Tags » David Harvey

Lurching

David Harvey’s Seventeen Contradictions and the End of Capitalism continues his series of books on capitalism, a series now more intensely focused due to the global financial crisis of recent years, a crisis which, of course, has not, unfortunately, prompted much in the way of remedies for the inequalities and instabilities of the global capitalist system. 257 more words

Tariq Ali in conversation with David Harvey on the State of the World [Video]

I don’t agree with everything said here (The Wire cynical? I don’t think so), but it’s worth listening to. Both of these authors are worth reading as well. 575 more words

Politics

Pozni kapitalizem?

Ste opazili, da številni neomarksistični avtorji uporabljajo pojem »pozni kapitalizem«? Fredric Jameson  piše o »kulturni logiki poznega kapitalizma«, guru naše nove radikalne levice David Harvey ne izgubi priložnosti, da v svoja predavanja in tekste vnese ta pojem – in tem zgledom sledijo tudi v naših logovih. 881 more words

Zgodovina

Seventeen Contradictions and the End of Capitalism

One of the more prominent Marxist scholars working today is David Harvey, whose latest book, Seventeen Contradictions and the End of Capitalism, I finished recently. 214 more words

Review

DAVID HARVEY ~ 3 PER CENT COMPOUND GROWTH ~ THE ENIGMA OF CAPITAL ~ AND THE CRISIS OF CAPITALISM

~ There has been a tendency within the history of crisis theorising to look for one dominant explanation for the crisis-prone character of capitalism – the three big traditional camps of thought are the profit squeeze (profits fall because real wages rise), the falling rate of profit (labour-saving technological changes backfire and ‘ruinous’ competition pulls prices down), the underconsumptionist traditions (lack of effective demand and the tendency towards stagnation associated with excessive monopolisation) 275 more words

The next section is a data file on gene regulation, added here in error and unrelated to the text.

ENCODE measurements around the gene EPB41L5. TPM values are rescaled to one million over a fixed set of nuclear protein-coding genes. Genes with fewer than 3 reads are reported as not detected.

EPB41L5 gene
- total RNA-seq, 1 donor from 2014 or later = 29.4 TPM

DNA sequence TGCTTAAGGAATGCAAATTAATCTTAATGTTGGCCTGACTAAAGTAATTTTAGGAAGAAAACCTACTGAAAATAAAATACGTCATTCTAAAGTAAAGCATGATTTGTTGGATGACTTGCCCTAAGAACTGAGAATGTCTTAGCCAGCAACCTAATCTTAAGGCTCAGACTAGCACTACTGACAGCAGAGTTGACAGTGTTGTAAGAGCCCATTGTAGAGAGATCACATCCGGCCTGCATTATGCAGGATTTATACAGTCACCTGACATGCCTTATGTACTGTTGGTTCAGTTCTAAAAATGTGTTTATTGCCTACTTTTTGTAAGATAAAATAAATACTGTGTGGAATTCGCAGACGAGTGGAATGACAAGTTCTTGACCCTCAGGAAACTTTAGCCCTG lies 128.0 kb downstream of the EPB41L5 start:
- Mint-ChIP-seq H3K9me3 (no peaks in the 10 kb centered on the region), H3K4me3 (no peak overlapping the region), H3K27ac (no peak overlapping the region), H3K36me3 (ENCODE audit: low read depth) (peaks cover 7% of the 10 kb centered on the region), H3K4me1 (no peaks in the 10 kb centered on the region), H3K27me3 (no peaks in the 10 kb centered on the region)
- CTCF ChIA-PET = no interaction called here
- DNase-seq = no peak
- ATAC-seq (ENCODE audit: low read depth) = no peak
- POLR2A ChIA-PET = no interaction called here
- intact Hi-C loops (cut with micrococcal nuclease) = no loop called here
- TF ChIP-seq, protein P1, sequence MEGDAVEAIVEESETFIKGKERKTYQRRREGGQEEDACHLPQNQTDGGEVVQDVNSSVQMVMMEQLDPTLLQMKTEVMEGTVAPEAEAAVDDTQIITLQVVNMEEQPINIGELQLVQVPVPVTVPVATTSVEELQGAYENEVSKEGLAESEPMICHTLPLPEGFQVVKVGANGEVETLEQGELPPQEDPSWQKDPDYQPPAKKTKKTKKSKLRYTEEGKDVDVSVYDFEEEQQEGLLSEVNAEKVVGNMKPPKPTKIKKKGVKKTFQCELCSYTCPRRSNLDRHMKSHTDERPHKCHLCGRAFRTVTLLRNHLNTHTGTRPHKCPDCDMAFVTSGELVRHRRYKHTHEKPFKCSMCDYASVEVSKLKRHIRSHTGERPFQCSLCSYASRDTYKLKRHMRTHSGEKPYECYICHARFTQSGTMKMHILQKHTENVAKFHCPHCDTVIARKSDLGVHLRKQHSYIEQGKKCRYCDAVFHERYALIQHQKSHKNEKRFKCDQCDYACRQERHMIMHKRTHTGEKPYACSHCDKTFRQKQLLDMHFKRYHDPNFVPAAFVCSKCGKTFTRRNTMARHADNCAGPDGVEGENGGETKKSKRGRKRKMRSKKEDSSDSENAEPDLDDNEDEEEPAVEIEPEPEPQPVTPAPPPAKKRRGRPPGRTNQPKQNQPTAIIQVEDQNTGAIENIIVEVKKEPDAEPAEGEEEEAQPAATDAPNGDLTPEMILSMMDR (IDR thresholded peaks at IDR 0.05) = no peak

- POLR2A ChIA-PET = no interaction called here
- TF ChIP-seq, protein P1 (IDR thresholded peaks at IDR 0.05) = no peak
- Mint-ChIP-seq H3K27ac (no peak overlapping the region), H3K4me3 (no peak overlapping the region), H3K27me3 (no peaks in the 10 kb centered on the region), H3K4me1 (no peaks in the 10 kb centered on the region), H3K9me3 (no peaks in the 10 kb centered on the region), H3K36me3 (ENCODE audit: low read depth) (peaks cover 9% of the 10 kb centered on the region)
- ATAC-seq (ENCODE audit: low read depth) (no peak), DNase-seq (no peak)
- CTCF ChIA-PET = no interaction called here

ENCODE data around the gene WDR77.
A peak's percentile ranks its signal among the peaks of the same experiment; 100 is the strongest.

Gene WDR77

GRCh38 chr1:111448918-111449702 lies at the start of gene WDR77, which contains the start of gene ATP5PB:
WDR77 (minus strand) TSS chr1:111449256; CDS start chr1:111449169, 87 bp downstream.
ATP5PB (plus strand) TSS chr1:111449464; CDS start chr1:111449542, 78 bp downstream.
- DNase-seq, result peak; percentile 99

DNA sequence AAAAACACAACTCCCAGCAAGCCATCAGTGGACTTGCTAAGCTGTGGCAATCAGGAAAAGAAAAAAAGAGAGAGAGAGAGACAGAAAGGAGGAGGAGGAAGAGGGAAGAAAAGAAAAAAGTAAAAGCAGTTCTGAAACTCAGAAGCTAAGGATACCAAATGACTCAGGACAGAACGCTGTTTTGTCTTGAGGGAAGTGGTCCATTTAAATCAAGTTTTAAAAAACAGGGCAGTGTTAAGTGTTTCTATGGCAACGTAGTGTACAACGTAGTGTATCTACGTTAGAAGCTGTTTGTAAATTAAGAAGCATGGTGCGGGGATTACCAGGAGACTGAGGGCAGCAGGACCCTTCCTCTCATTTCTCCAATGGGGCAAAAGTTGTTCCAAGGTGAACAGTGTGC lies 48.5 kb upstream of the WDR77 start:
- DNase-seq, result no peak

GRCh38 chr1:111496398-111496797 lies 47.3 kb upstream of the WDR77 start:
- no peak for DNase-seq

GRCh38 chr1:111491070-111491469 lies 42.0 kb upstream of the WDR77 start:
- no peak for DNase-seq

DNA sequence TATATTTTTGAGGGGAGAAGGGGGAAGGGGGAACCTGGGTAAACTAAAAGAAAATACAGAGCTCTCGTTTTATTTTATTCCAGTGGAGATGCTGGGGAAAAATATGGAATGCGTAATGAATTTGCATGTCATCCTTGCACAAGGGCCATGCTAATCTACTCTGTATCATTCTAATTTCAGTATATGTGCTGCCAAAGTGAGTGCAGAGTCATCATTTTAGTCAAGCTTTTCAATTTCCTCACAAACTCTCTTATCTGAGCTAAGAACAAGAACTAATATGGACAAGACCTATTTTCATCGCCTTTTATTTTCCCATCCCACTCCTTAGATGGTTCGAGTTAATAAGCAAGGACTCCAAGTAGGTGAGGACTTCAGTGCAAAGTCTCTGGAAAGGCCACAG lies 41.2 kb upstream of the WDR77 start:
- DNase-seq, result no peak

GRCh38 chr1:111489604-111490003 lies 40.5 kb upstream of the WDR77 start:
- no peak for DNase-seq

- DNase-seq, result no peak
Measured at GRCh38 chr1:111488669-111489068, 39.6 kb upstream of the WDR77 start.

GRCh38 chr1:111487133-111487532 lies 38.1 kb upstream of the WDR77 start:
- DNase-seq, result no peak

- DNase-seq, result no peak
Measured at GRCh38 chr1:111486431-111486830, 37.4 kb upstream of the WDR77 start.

MONEY

DAVID HARVEY ~ POLITICS OF DENIAL ~ THE ENIGMA OF CAPITAL ~ AND THE CRISIS OF CAPITALISM

~ When Her Majesty Queen Elizabeth II asked the economists at the London School of Economics in November 2008 how come they had not seen the current crisis coming (a question which was surely on everyone’s lips but which only a feudal monarch could so simply pose and expect some answer), the economists had no ready response – assembled together under the aegis of the British Academy, they could only confess in a collective letter to Her Majesty, after six months of study, rumination and deep consultation with key policy makers, that they had somehow lost sight of what they called ‘systemic risks’, that they, like everyone else, had been lost in a ‘politics of denial’ – but what was it that they were denying? 1,159 more words

SOCIETY